1 AC Power Fundamentals 1.1 Current Voltage Power and Energy 1.2 Alternating Current 1.2.1 RMS Value and Average Power 1.2.2 Polarity Marking in AC 1.3AC Phasor 1.3.1 Operator j for 90° Phase Shift 1.3.2Three Ways of Writing Phasors 1.3.3 Phasor Form Conversion 1.4 Phasor Algebra Review 1.5 Single-Phase AC Power Circuit 1.5.1Series R-L-C Circuit 1.5.2 Impedance Triangle 1.5.3 Circuit Laws and Theorems 1.6 AC Power in Complex Form 1.7Reactive Power 1.8 Three-Phase AC Power System 1.8.1 Balanced Y- and Δ-Connected Systems 1.8.2 Y-Δ Equivalent Impedance Conversion Further Reading 2 Shipboard Power System Architectures 2.1 Types of Ship Drives 2.2Electrical Design Tasks 2.3 Electrical Load Analysis 2.3.1 Load Factor 2.3.2 Load Table Compilation 2.4Power System Configurations 2.4.1 Basic Conventional Ship 2.4.2 Large Cargo Ship 2.4.3 Large Cruise Ship 2.4.4Ring Bus in Navy Ship 2.4.5 ABS-R2 Redundancy Class of Ship 2.4.6 ABS-R2S Redundancy with Separation 2.4.7ABS-R2S+ with Two-Winding Propulsion Motors 2.4.8 Clean Power Bus for Harmonic-Sensitive Loads 2.4.9 Emergency Generator Engine Starting System 2.5 Cold Ironing/Shore Power 2.6 Efficiency and Reliability of Chain 2.7 Shipboard Circuit Designation 2.8 Ship Simulator 2.9 Systems of Units Further Reading Chapter 3 Common Aspects of Power Equipment 3.1 Faraday’s Law and Coil Voltage Equation 3.2Mechanical Force and Torque 3.3Electrical Equivalent of Newton’s Third Law 3.4 Power Losses in Electrical Machine 3.5 Maximum Efficiency Operating Point 3.6 Thevenin Equivalent Source Model 3.7 Voltage Drop and Regulation 3.8 Load Sharing among Sources 3.8.1 Static Sources in Parallel 3.8.2 Load Adjustment 3.9 Power Rating of Equipment 3.9.1 Temperature Rise under Load 3.9.2 Service Life under Overload 3.10 Temperature Effect on Resistance Further Reading 4 AC Generator 4.1 Terminal Performance 4.2 Electrical Model 4.3 Electrical Power Output 4.3.1 Field Excitation Effect 4.3.2 Power Capability Limits 4.3.3 Round and Salient Pole Rotors 4.4 Transient Stability Limit 4.5 Equal Area Criteria of Transient Stability 4.6 Speed and Frequency Regulations 4.7 Load Sharing among AC Generators 4.8 Isosynchronous Generator 4.9 Excitation Methods 4.10 Short Circuit Ratio 4.11 Automatic Voltage Regulator Further Reading 5 AC and DC Motors 5.1 Induction Motor 5.1.1 Performance Characteristics 5.1.2 Starting Inrush kVA Code 5.1.3Torque–Speed Characteristic Matching 5.1.4 Motor Control Center 5.1.5Performance at Different Frequency and Voltage 5.2 Synchronous Motor 5.3 Motor HP and Line Current 5.4 Dual-Use Motors 5.5 Unbalanced Voltage Effect 5.6 DC Motor 5.7 Universal (Series) Motor AC or DC 5.8 Special Motors for Ship Propulsion 5.9 Torque versus Speed Comparison Further Reading 6 Transformer 6.1 Transformer Categories 6.2Types of Transformers 6.3 Selection of kVA Rating 6.4 Transformer Cooling Classes 6.5 Three-Phase Transformer Connections 6.6 Full-Δ and Open-Δ Connections 6.7 Magnetizing Inrush Current 6.8 Single-Line Diagram Model 6.9 Three-Winding Transformer 6.10Percent and Per Unit Systems 6.11 Equivalent Impedance at Different Voltage 6.12 Continuous Equivalent Circuit through Transformer 6.13 Influence of Transformer Impedance Further Reading 7 Power Cable 7.1 Conductor Gage 7.2 Cable Insulation 7.3 Conductor Ampacity 7.4 Cable Electrical Model 7.5 Skin and Proximity Effects 7.6 Cable Design 7.7 Marine and Special Cables 7.8 Cable Routing and Installation Further Reading Chapter 8 Power Distribution 8.1 Typical Distribution Scheme 8.2 Grounded and Ungrounded Systems 8.3 Ground Fault Detection Schemes 8.4 Distribution Feeder Voltage Drop 8.4.1 Voltage Drop During Motor Starting 8.4.2 Voltage Boost by Capacitors 8.4.3 System Voltage Drop Analysis 8.5 Bus Bars Electrical Parameters 8.6 High-Frequency Distribution 8.7 Switchboard and Switchgear 8.7.1 Automatic Bus Transfer 8.7.2 Disconnect Switch Further Reading 9 Fault Current Analysis 9.1 Types and Frequency of Faults 9.2 Fault Analysis Model 9.3 Asymmetrical Fault Transient 9.3.1 Simple Physical Explanation 9.3.2 Rigorous Mathematical Analysis 9.4 Fault Current Offset Factor 9.5 Fault Current Magnitude 9.5.1 Symmetrical Fault Current 9.5.2 Asymmetrical Fault Current 9.5.3 Transient and Subtransient Reactance 9.5.4 Generator Terminal Fault Current 9.5.5 Transformer Terminal Fault Current 9.6 Motor Contribution to Fault Current 9.7 Current Limiting Series Reactor 9.8 Unsymmetrical Faults 9.9 Circuit Breaker Selection Simplified Further Reading Chapter 10 System Protection 10.1 Fuse 10.1.1 Fuse Selection 10.1.2 Types of Fuse 10.2 Overload Protection 10.3 Electromechanical Relay 10.4 Circuit Breaker 10.4.1 Types of Circuit Breaker 10.4.2 Circuit Breaker Selection 10.5 Differential Protection of Generator 10.6 Differential Protection of Bus and Feeders 10.7 Ground Fault Current Interrupter 10.8 Transformer Protection 10.9 Motor Branch Circuit Protection 10.10 Lightning and Switching Voltage Protection 10.11 Surge Protection for Small Sensitive Loads 10.12 Protection Coordination 10.13 Health Monitoring 10.14 Arc Flash Analysis Further Reading 11 Economic Use of Power 11.1 Economic Analysis 11.1.1 Cash Flow with Borrowed Capital 11.1.2 Payback of Self-Financed Capital 11.2 Power Loss Capitalization 11.3 High Efficiency Motor 11.4 Power Factor Improvement 11.4.1 Capacitor Size Determination 11.4.2 Parallel Resonance with Source 11.4.3 Safety with Capacitors 11.4.4 Difference between PF and Efficiency 11.5 Energy Storage during Night 11.6 Variable Speed Motor Drives AC and DC 11.7 Regenerative Braking 11.7.1 Induction Motor Torque versus Speed Curve 11.7.2 Induction Motor Braking 11.7.3 DC Motor Braking 11.7.4 New York and Oslo Metro Trains Further Reading 12 Electrochemical Battery 12.1 Major Rechargeable Batteries 12.1.1 Lead Acid 12.1.2 Nickel Cadmium 12.1.3 Nickel Metal Hydride 12.1.4 Lithium Ion 12.1.5 Lithium Polymer 12.1.6 Sodium Battery 12.2 Electrical Circuit Model 12.3 Performance Characteristics 12.3.1 Charge/Discharge Voltages 12.3.2 C/D Ratio (Charge Efficiency) 12.3.3 Round Trip Energy Efficiency 12.3.4 Self-Discharge and Trickle-Charge 12.3.5 Memory Effect in NiCd 12.3.6 Temperature Effects 12.4 Battery Life 12.5 Battery Types Compared 12.6 More on the Lead-Acid Battery 12.7 Battery Design Process 12.8 Safety and Environment Further Reading 13 Electric Propulsion 13.1 State of Electric Propulsion 13.2 Types of Electric Propulsion Drive 13.2.1 Azimuth Z-drive 13.2.2 Azimuth Pod-drive 13.3 Propulsion Power System Configurations 13.3.1 Separate Electrical Propulsion Power 13.3.2 Integrated Electrical Propulsion Power 13.4 Advantages of Electric Propulsion 13.4.1 Advantages to Cruise and Navy Ships 13.4.2 Special Advantages to Navy Ships 13.5 AC vs. DC Power Option 13.6 Optimum Voltage Level 13.7 Propulsion Power Requirement 13.8 Ship Speed vs. Fuel Consumption 13.9 Hybrid Propulsion 13.9.1 Hybrid Tug Boat 13.9.2 Hybrid Ferry Further Reading 14 Ship Emission Regulations and Clean Power Technologies 14.1 Overview of Ship Emissions 14.2 Key Marine Air Pollutants 14.3 Marine Emission Regulations 14.4 Means of Emission Reductions 14.4.1 Low Sulfur Fuel Switching 14.4.2 Speed Reduction (Slow Steaming) 14.4.3 Using Shore Power at Ports (Cold Ironing) 14.4.4 Using Liquefied Natural Gas (LNG) 14.4.5 Using Snubbers 14.5 Clean Power Technologies 14.5.1 Fuel Cell Power 14.5.2 Lithium Ion Batteries 14.5.3 Solar Photovoltaics (misprinted as 14.7 in text by error) 14.5.4 Wind Power Further Reading 15 Marine Industry Standards 15.1 Standard-Issuing Organizations 15.2 Classification Societies 15.3 IEEE Standtrad-45 15.4 Code of Federal Regulations 15.5 Military Standards-1399 Further Reading Appendix A: Symmetrical Components Appendix B: Operating Ships Power System Data Example (please add “Example” in Appendix Title in the Text) Index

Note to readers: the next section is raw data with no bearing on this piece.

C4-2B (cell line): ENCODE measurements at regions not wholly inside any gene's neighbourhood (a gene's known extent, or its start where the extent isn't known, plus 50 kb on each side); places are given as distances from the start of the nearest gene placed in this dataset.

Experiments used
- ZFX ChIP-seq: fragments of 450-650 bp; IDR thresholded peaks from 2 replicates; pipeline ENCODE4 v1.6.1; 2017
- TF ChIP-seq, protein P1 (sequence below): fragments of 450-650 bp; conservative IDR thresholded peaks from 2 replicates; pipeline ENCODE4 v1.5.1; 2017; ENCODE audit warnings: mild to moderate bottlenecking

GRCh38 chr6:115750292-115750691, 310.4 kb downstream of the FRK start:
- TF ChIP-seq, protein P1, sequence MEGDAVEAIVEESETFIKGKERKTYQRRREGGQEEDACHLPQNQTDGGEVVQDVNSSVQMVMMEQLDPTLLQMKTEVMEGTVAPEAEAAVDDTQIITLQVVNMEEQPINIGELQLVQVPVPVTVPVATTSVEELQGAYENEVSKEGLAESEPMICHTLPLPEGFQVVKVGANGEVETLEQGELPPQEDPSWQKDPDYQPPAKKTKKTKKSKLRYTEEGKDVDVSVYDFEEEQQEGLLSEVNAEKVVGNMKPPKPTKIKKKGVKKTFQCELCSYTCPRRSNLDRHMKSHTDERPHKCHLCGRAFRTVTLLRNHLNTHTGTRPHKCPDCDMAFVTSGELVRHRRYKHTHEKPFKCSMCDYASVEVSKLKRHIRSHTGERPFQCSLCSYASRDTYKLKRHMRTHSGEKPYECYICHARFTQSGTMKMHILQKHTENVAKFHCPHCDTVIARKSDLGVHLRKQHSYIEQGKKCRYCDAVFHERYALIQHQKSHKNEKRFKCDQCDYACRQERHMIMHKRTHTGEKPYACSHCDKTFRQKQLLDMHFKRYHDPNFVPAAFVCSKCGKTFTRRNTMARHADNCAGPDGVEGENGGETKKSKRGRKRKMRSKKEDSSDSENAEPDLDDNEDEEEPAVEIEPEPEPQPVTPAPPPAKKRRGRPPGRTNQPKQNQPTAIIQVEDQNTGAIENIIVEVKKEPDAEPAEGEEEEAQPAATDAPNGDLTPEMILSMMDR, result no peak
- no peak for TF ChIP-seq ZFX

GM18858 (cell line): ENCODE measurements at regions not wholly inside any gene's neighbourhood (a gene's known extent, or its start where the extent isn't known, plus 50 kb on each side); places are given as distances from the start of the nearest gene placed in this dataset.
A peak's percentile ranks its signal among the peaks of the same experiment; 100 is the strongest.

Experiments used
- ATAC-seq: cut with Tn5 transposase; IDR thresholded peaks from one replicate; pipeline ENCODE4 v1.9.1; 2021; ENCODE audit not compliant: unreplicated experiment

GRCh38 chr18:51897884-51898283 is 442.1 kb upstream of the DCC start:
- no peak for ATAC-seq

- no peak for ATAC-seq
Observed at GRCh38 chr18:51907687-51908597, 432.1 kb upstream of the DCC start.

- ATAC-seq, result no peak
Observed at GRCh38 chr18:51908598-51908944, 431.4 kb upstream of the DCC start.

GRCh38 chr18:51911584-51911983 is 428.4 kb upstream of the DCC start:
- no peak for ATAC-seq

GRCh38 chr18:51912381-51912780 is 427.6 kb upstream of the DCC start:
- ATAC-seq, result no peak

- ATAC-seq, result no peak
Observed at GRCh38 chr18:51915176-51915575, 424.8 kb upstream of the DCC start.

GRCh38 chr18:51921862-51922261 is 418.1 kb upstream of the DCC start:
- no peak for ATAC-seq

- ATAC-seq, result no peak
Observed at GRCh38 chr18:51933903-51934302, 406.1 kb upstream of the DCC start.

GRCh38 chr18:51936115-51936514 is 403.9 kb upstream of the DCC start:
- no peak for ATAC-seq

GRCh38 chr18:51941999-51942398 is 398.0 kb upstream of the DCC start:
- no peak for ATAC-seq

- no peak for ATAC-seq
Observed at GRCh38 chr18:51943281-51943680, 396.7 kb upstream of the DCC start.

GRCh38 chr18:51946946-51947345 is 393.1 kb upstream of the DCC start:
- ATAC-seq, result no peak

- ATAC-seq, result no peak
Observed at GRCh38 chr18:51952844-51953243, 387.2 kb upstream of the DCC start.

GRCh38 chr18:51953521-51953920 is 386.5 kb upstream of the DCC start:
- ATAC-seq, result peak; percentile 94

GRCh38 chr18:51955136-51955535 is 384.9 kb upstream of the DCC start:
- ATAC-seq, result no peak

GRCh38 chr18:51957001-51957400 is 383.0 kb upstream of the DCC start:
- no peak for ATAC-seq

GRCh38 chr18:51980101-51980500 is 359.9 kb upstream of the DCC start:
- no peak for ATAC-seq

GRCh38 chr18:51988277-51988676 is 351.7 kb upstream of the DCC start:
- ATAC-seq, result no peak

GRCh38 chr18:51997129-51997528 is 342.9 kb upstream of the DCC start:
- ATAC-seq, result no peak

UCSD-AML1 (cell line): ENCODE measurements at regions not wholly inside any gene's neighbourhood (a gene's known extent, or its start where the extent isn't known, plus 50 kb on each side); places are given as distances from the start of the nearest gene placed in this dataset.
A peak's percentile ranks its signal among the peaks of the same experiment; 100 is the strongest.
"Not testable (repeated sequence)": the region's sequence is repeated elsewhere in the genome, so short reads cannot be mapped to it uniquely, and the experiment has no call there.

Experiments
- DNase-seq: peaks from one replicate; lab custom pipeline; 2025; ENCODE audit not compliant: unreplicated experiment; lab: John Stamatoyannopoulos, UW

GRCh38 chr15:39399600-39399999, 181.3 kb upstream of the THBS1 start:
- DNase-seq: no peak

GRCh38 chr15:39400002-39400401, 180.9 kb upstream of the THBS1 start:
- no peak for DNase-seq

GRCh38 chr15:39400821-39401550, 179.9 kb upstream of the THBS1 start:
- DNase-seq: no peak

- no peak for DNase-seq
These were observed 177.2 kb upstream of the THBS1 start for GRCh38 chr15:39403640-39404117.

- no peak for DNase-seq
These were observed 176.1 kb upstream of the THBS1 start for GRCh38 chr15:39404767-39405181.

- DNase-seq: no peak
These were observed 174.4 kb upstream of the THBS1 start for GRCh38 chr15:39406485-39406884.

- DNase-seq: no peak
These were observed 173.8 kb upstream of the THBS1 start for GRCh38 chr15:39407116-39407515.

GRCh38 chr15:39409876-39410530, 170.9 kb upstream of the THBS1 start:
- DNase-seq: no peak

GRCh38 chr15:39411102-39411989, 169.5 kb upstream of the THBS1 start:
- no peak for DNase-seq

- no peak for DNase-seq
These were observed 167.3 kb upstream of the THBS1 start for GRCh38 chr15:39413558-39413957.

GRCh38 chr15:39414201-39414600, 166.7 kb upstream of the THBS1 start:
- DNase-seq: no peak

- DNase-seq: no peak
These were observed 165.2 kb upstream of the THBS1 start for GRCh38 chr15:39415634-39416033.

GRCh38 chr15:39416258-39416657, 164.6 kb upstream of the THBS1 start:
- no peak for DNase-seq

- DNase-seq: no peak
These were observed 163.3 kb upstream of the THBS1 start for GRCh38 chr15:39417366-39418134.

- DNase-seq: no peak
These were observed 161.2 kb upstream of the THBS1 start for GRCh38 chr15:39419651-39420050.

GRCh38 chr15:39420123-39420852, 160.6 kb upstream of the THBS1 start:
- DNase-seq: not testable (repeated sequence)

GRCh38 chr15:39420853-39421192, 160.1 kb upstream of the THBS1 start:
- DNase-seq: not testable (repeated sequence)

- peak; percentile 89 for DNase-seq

Mukund R. Patel, Ph.D., P.E., is a professor of engineering at the U.S. Merchant Marine Academy in Kings Point, New York, USA, and has served as a 3M McKnight Distinguished Visiting Professor at the University of Minnesota, Duluth. He has over 50 years of hands-on involvement in research, development, and design of the state-of-the-art electrical power equipment and systems. He has held positions as principal engineer at General Electric, fellow engineer at the Westinghouse Research & Development Center, senior staff engineer at Lockheed Martin Corporation, and development manager at Bharat Bijlee (Siemens) Limited. He has been teaching short courses in electrical power systems for American Society of Naval Engineers since 2012.
Dr. Patel obtained his Ph.D. degree in Electric Power Engineering from the Rensselaer Polytechnic Institute, Troy, New York, and his M.S. in Engineering Management from the University of Pittsburgh. He also received an M.E. in Electrical Machine Design from Gujarat University, and a B.E. from Sardar University, India.
Tanuj Khandelwal, MSEE is the Chief Technology Officer and Senior Principal Electrical Engineer at ETAP - Operation Technology, Inc. in Irvine, California, USA. He has about 20 years of involvement in engineering system analysis and design of ETAP state-of-the-art electrical power system analysis software. Mr. Khandelwal obtained his M.S. in Electrical Engineering from California State University, Long Beach and his Bachelor of Engineering in Electronics and Telecommunications from Bombay University, India.